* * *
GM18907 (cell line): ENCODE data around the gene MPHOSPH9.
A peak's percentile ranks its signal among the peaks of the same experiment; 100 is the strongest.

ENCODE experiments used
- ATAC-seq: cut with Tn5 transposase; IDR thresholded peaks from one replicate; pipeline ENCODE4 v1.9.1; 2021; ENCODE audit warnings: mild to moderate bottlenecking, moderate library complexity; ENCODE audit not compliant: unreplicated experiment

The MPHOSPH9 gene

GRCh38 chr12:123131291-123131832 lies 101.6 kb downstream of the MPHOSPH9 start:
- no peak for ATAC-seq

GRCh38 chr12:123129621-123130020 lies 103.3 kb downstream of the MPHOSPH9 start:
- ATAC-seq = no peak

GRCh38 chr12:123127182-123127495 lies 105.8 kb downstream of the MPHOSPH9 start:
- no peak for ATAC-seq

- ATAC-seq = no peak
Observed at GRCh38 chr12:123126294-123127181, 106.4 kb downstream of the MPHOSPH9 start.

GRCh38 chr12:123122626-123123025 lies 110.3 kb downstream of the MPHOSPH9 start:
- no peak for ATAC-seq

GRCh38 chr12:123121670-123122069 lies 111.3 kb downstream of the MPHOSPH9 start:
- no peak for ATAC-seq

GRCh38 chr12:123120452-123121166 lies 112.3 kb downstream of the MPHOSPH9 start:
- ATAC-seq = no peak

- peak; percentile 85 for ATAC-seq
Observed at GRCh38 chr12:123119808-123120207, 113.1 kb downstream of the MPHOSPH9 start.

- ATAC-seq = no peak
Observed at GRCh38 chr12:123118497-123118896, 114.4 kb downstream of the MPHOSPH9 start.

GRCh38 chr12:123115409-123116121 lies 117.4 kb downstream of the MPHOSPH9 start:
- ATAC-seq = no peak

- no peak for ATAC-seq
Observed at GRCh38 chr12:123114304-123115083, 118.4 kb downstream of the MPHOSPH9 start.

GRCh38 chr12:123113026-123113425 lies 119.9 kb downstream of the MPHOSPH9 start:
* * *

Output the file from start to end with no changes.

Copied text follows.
GM18907 (cell line): ENCODE data around the gene MPHOSPH9.
A peak's percentile ranks its signal among the peaks of the same experiment; 100 is the strongest.

ENCODE experiments used
- ATAC-seq: cut with Tn5 transposase; IDR thresholded peaks from one replicate; pipeline ENCODE4 v1.9.1; 2021; ENCODE audit warnings: mild to moderate bottlenecking, moderate library complexity; ENCODE audit not compliant: unreplicated experiment

The MPHOSPH9 gene

GRCh38 chr12:123131291-123131832 lies 101.6 kb downstream of the MPHOSPH9 start:
- no peak for ATAC-seq

GRCh38 chr12:123129621-123130020 lies 103.3 kb downstream of the MPHOSPH9 start:
- ATAC-seq = no peak

GRCh38 chr12:123127182-123127495 lies 105.8 kb downstream of the MPHOSPH9 start:
- no peak for ATAC-seq

- ATAC-seq = no peak
Observed at GRCh38 chr12:123126294-123127181, 106.4 kb downstream of the MPHOSPH9 start.

GRCh38 chr12:123122626-123123025 lies 110.3 kb downstream of the MPHOSPH9 start:
- no peak for ATAC-seq

GRCh38 chr12:123121670-123122069 lies 111.3 kb downstream of the MPHOSPH9 start:
- no peak for ATAC-seq

GRCh38 chr12:123120452-123121166 lies 112.3 kb downstream of the MPHOSPH9 start:
- ATAC-seq = no peak

- peak; percentile 85 for ATAC-seq
Observed at GRCh38 chr12:123119808-123120207, 113.1 kb downstream of the MPHOSPH9 start.

- ATAC-seq = no peak
Observed at GRCh38 chr12:123118497-123118896, 114.4 kb downstream of the MPHOSPH9 start.

GRCh38 chr12:123115409-123116121 lies 117.4 kb downstream of the MPHOSPH9 start:
- ATAC-seq = no peak

- no peak for ATAC-seq
Observed at GRCh38 chr12:123114304-123115083, 118.4 kb downstream of the MPHOSPH9 start.

GRCh38 chr12:123113026-123113425 lies 119.9 kb downstream of the MPHOSPH9 start: